If you carry along the road, past Union Castle House, you’ll come to Dock Gate Four. This is where Titanic sailed from. Although you cannot go into berth 44 as it is still a working port, you can visit the Titanic memorial stone. The large red-brick Victorian building here is Admiralty House, and was the main post office for the docks and all of the mail on the ship came through this building.
If you return to South Western House, walk along Terminus Terrace and you’ll come to a casino which was Southampton Terminus rail station – the place where many passengers arrived in Southampton. Opposite is Oxford Street. Now mainly smart bars and restaurants this street lost more people than any other when Titanic sank. In total, 38 crew members gave Oxford Street as their address, with 29 perishing.
Along Oxford Street you’ll find The Grapes, Sailors Home and White Star Tavern, all of which played a part in the Titanic tale. Most famous of these is perhaps the three brothers who survived after spending too long in one of the establishments.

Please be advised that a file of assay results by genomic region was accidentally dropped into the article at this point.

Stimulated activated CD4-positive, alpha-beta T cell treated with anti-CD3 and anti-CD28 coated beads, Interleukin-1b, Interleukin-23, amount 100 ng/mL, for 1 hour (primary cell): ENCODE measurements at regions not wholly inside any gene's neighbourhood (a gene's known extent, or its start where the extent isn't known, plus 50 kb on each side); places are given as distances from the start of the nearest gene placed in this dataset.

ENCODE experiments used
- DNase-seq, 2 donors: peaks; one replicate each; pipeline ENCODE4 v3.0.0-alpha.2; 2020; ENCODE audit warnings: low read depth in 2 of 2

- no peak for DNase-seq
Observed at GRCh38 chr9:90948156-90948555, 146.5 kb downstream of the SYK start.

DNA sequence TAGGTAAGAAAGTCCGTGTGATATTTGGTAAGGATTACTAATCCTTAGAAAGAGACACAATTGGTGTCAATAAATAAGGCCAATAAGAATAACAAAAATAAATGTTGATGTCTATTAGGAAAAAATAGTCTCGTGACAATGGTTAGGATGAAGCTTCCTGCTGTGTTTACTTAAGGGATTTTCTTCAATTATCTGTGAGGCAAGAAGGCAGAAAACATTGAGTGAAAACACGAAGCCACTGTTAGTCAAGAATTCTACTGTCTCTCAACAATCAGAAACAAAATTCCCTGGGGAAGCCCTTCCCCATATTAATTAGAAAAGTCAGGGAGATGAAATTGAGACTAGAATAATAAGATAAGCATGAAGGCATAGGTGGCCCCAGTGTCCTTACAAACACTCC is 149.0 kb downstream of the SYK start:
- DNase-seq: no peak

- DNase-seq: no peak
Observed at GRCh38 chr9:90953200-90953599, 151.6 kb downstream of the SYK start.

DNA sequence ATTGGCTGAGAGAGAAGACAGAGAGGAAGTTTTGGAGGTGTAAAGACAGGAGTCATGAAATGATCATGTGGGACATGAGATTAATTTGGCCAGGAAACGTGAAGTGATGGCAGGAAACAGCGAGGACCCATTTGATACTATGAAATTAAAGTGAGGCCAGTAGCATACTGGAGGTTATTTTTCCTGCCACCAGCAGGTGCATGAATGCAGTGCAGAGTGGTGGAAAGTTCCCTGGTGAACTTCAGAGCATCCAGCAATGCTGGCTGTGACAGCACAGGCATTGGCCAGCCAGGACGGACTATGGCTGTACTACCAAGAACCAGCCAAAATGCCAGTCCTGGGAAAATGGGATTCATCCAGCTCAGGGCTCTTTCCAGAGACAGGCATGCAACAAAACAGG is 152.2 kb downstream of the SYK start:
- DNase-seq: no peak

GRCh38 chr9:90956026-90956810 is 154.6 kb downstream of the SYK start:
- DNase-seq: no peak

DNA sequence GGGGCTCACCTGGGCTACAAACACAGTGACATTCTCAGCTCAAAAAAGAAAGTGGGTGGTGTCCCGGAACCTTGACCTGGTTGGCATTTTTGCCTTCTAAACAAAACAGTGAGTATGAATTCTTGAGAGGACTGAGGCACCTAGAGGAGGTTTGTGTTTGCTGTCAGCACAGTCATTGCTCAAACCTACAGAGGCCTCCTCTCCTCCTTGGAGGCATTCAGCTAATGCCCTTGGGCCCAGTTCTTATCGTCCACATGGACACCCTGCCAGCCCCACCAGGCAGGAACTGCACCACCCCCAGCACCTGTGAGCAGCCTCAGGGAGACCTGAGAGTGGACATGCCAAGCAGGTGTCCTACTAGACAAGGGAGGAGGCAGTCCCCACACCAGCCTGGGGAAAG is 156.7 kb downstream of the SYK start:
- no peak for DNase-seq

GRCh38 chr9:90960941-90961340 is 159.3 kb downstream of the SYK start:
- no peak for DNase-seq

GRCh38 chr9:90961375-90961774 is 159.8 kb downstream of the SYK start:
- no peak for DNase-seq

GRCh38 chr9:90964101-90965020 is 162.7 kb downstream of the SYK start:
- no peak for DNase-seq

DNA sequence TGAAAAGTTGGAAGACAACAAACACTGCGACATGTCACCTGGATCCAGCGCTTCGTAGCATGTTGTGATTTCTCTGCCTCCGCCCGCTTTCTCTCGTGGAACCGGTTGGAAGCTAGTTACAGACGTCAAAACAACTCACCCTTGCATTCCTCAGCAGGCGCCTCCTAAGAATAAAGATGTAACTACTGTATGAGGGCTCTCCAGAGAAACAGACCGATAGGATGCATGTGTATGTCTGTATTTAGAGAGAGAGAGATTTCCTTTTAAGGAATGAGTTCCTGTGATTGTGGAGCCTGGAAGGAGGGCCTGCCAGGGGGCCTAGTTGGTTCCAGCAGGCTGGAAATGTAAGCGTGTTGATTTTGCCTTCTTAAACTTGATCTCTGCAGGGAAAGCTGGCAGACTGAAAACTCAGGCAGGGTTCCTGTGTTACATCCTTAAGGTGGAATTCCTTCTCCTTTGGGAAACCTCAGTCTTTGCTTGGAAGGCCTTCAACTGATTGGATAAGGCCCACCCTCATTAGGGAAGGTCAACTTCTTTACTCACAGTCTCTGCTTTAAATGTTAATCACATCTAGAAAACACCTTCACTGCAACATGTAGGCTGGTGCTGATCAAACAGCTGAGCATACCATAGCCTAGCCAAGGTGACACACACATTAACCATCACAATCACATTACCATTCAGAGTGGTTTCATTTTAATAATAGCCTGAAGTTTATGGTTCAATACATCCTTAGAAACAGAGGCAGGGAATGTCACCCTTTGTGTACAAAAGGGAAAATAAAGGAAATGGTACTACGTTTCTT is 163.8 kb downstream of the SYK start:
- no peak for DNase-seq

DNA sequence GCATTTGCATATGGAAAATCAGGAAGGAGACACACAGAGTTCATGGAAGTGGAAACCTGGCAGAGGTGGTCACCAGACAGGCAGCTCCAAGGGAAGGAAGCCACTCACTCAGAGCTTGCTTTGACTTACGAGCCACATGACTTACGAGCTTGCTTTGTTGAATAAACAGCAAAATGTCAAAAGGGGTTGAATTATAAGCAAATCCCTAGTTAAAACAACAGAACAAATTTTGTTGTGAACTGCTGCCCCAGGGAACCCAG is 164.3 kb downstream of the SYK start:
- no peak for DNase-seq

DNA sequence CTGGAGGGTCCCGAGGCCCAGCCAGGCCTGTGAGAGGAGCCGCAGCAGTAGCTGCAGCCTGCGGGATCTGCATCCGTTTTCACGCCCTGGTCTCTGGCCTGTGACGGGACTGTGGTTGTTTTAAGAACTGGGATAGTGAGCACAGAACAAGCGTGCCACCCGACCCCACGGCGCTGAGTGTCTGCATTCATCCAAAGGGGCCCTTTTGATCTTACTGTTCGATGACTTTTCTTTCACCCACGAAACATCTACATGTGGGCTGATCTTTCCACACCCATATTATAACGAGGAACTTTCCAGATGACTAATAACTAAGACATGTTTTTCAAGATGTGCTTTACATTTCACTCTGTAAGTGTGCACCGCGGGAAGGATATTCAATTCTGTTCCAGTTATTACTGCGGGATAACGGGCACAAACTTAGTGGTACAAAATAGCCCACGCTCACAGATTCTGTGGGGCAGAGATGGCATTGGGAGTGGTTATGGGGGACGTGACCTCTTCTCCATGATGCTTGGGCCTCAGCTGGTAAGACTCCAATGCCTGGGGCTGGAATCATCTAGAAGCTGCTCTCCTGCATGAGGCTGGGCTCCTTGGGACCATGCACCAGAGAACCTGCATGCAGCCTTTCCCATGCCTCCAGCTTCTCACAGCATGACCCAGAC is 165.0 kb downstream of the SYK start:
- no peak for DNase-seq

From Oxford Street, turn left down Latimer Street, heading back towards Dock Gate four. Then turn right and walk along Platform Road. After God’s House Tower, you’ll come to the Platform Tavern, which in 1912 looked directly at Titanic as she was moored up. Continue along Town Quay until you come to the mediaeval Woolhouse, which until 2011 was the city’s Martime Museum and where you would have found the Titanic exhibition which has since moved to SeaCity Museum.
Turn right up Bugle Street and you’ll come to St. Joseph’s Catholic Church. Inside there is a memorial dedicated to the staff from the Ritz, the most restaurant on Titanic. The Italian community in Southampton commissioned the memorial in memory of their countrymen who died.
Continue along Bugle Street, turn right into St. Michael Square, past the church and down St. Michael Street. Now you are on High Street. Directly opposite are the remains of Holyrood Church. Destroyed during the blitz in 1940, it is now a memorial to Southampton’s merchant seamen. Inside you’ll find a Titanic memorial which was moved from the Old Cemetery on the Common. Nearby is the ornate former Oakley and Watling building, which provided all the fresh fruit and vegetables for the ship. It is now an Indian restaurant.